In the media
Publisher: 
Wired UK
Publication date: 
09-Jan-2014
Author(s): 
Liat Clark
Original story link: 

"Every country owes the same obligation to each individual whose communications pass through their territory: not to interfere with those communications, subject to permissible limitations established by law," Privacy International commented in a separate statement. "People who have had their communications intercepted, no matter their location or nationality, should be able to object to that interference in the courts and tribunals of the country that carried out the interception."

In the media
Publisher: 
GigaOm
Publication date: 
09-Jan-2014
Author(s): 
David Meyer
Original story link: 

Privacy International Legal Office Caroline Wilson Palow offered this by way of comment:  “It is clear that mass surveillance programs like Tempora have a disproportionate impact on those who live outside the country, since foreigners’ phone calls, emails, or internet searches currently receive even fewer legal protections than the communications of those who reside in the UK. It is wrong and we argue illegal for the UK to discriminate without any reasonable basis between UK and non-UK nationals when spying on their communications.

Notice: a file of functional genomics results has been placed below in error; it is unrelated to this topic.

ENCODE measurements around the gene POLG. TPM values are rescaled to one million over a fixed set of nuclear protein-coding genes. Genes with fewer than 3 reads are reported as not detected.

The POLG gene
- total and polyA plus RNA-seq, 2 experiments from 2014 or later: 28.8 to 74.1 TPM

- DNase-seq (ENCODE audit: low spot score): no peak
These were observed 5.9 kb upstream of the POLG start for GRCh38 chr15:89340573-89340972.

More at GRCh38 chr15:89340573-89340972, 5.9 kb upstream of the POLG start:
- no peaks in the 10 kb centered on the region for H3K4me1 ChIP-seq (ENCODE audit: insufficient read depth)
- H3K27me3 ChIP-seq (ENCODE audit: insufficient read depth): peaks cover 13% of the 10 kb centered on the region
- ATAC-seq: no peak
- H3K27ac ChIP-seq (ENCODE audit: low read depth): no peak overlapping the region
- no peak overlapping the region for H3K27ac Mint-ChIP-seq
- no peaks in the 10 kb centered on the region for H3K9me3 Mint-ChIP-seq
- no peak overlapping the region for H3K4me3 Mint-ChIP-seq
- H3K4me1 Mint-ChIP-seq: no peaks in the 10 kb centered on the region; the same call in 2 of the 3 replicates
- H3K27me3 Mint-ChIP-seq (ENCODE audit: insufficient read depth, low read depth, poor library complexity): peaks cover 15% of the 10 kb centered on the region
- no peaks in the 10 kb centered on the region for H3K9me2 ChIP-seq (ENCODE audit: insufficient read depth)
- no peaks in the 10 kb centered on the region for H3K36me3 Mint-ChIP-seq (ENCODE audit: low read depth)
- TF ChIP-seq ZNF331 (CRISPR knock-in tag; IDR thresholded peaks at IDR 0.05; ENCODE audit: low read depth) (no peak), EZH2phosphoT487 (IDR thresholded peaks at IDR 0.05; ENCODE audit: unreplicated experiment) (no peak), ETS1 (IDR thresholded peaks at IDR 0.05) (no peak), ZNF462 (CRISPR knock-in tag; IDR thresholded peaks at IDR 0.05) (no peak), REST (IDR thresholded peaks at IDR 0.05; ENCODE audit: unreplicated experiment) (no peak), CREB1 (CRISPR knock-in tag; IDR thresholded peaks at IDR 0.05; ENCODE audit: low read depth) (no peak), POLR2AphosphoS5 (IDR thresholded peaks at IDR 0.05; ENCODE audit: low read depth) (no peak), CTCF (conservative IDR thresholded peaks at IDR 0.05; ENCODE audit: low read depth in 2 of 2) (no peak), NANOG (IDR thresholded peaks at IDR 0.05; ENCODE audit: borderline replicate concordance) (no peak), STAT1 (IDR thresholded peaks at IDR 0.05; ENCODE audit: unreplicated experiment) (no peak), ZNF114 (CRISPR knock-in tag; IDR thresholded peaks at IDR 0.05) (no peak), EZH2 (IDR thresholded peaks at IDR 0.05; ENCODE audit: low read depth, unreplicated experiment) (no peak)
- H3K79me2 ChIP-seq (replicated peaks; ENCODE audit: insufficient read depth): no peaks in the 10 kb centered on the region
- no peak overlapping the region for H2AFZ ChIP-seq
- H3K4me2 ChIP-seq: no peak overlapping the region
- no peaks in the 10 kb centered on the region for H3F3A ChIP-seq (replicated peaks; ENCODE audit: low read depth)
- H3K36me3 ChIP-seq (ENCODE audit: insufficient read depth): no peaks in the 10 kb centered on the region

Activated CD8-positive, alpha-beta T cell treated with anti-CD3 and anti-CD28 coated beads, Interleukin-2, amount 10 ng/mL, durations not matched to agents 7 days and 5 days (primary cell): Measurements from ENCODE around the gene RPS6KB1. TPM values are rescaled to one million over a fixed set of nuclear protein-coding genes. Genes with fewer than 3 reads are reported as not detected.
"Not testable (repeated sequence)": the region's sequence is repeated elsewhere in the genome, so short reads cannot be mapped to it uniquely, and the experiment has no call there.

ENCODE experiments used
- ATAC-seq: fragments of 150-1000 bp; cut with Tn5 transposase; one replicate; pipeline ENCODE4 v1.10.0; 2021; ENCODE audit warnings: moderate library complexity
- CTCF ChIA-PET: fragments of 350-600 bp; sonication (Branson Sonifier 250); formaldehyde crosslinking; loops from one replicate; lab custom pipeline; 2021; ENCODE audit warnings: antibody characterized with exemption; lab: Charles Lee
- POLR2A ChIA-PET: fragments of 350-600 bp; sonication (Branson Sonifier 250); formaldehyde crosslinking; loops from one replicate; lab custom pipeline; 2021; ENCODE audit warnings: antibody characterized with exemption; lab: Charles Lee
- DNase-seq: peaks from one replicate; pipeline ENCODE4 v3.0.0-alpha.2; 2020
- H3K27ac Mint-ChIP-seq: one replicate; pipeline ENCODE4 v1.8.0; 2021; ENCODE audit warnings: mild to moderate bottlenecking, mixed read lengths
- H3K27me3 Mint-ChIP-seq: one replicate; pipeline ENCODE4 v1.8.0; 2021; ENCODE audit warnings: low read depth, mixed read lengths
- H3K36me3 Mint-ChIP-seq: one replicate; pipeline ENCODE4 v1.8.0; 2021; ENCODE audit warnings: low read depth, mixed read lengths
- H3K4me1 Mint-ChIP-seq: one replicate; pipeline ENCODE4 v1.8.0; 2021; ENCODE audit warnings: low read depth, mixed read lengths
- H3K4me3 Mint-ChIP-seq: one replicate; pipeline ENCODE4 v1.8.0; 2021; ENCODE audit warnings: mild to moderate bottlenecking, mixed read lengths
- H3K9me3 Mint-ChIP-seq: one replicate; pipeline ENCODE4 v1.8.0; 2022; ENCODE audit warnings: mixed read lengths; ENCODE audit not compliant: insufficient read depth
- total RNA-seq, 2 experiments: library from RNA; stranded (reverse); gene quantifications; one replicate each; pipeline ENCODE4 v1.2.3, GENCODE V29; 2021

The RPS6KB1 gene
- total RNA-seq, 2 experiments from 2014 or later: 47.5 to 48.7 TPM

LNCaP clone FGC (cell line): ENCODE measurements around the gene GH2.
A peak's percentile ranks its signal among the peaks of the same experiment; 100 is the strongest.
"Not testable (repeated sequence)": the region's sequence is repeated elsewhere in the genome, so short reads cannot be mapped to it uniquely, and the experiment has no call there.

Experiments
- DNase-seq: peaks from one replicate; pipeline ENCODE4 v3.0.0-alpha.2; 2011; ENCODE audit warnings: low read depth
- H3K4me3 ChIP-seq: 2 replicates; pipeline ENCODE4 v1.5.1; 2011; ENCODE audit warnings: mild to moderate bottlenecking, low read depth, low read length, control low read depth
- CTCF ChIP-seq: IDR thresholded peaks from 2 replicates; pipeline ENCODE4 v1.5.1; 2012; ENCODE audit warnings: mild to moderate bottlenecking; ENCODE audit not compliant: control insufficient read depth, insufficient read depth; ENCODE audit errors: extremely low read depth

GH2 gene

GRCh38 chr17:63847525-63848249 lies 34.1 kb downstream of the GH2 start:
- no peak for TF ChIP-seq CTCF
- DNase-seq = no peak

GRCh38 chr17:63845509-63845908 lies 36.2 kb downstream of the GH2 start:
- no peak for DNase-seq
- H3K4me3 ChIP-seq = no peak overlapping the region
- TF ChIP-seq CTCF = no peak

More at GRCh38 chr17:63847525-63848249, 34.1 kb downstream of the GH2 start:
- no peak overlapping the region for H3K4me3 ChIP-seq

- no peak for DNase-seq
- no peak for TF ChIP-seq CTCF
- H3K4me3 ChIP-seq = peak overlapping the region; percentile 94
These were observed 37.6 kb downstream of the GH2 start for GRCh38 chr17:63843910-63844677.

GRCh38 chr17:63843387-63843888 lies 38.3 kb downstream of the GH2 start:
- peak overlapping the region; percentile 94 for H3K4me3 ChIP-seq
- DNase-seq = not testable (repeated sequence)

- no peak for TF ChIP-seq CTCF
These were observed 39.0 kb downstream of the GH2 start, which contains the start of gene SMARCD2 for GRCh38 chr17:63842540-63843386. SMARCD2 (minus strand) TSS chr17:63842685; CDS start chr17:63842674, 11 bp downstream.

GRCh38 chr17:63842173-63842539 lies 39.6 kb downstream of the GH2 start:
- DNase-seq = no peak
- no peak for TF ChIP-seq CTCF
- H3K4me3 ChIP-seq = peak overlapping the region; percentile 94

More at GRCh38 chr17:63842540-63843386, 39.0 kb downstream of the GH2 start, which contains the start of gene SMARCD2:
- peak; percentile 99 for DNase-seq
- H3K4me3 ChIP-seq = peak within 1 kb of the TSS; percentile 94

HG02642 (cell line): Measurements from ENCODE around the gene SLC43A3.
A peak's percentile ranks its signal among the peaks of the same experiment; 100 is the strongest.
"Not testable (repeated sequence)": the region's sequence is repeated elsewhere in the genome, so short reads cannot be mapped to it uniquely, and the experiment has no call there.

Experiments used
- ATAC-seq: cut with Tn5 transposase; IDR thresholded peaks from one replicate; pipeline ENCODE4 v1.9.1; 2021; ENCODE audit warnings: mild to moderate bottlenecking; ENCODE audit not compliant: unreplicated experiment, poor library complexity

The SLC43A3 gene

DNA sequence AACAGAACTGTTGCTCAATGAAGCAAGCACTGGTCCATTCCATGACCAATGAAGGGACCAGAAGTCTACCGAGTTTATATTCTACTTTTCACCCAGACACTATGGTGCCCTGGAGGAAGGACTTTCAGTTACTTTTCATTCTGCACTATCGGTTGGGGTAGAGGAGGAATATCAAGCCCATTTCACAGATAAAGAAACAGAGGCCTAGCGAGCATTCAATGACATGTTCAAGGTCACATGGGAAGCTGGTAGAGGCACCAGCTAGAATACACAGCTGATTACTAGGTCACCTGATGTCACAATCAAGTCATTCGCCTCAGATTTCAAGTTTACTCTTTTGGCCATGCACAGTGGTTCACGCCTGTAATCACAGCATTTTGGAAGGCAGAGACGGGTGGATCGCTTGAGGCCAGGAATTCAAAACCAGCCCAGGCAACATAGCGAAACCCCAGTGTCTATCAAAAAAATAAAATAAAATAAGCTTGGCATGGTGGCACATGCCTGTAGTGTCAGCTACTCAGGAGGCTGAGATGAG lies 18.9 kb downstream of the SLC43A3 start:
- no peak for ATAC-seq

In the media
Publisher: 
Danish Broadcasting Corporation
Publication date: 
07-Jan-2014
Original story link: 

Privacy International's Edin Omanovic speaks with the Danish Broadcasting Association at Milipol 2013.

In the media
Publisher: 
The Guardian
Publication date: 
19-Dec-2013
Author(s): 
Alex Hern
Original story link: 

The organisations that have signed up include Oxfam, Privacy International and the Open Rights Group, and the individuals include Satbir Singh of the Commonwealth Human Rights Initiative and Indian social activist Aruna Roy.

In the media
Publisher: 
South China Morning Post
Publication date: 
19-Dec-2013
Author(s): 
Bien Perez
Original story link: 

The other signatories to the letter to the OGP, included: Privacy International, the Global Network Initiative, Oxfam International, the Centre for Law and Democracy, Indian political and social activist Aruna Roy, former journalist and Global Voices Online founder Rebecca MacKinnon, and Hong Kong In-Media.